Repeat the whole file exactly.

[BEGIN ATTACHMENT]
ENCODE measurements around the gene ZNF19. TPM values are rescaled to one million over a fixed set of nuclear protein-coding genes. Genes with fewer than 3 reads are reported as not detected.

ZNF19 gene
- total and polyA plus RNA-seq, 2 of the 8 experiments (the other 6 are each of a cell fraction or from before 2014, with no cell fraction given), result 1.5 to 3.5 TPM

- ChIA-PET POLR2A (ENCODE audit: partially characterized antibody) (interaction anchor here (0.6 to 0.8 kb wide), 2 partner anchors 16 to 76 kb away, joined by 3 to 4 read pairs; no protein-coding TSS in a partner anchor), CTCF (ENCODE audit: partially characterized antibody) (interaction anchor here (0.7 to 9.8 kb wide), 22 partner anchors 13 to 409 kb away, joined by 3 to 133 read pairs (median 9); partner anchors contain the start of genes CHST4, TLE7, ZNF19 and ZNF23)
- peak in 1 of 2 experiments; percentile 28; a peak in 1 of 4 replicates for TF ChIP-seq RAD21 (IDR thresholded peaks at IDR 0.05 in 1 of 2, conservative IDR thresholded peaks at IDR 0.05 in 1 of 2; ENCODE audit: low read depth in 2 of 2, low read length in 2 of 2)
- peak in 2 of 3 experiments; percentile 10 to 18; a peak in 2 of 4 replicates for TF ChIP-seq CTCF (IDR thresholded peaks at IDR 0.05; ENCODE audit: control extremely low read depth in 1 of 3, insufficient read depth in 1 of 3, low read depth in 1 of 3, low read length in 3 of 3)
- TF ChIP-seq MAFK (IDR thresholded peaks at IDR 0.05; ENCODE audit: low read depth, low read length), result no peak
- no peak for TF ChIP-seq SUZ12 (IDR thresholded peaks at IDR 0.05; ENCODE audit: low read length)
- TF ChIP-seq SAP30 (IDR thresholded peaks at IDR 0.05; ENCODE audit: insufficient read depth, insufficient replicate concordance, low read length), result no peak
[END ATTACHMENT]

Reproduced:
ENCODE measurements around the gene ZNF19. TPM values are rescaled to one million over a fixed set of nuclear protein-coding genes. Genes with fewer than 3 reads are reported as not detected.

ZNF19 gene
- total and polyA plus RNA-seq, 2 of the 8 experiments (the other 6 are each of a cell fraction or from before 2014, with no cell fraction given), result 1.5 to 3.5 TPM

- ChIA-PET POLR2A (ENCODE audit: partially characterized antibody) (interaction anchor here (0.6 to 0.8 kb wide), 2 partner anchors 16 to 76 kb away, joined by 3 to 4 read pairs; no protein-coding TSS in a partner anchor), CTCF (ENCODE audit: partially characterized antibody) (interaction anchor here (0.7 to 9.8 kb wide), 22 partner anchors 13 to 409 kb away, joined by 3 to 133 read pairs (median 9); partner anchors contain the start of genes CHST4, TLE7, ZNF19 and ZNF23)
- peak in 1 of 2 experiments; percentile 28; a peak in 1 of 4 replicates for TF ChIP-seq RAD21 (IDR thresholded peaks at IDR 0.05 in 1 of 2, conservative IDR thresholded peaks at IDR 0.05 in 1 of 2; ENCODE audit: low read depth in 2 of 2, low read length in 2 of 2)
- peak in 2 of 3 experiments; percentile 10 to 18; a peak in 2 of 4 replicates for TF ChIP-seq CTCF (IDR thresholded peaks at IDR 0.05; ENCODE audit: control extremely low read depth in 1 of 3, insufficient read depth in 1 of 3, low read depth in 1 of 3, low read length in 3 of 3)
- TF ChIP-seq MAFK (IDR thresholded peaks at IDR 0.05; ENCODE audit: low read depth, low read length), result no peak
- no peak for TF ChIP-seq SUZ12 (IDR thresholded peaks at IDR 0.05; ENCODE audit: low read length)
- TF ChIP-seq SAP30 (IDR thresholded peaks at IDR 0.05; ENCODE audit: insufficient read depth, insufficient replicate concordance, low read length), result no peak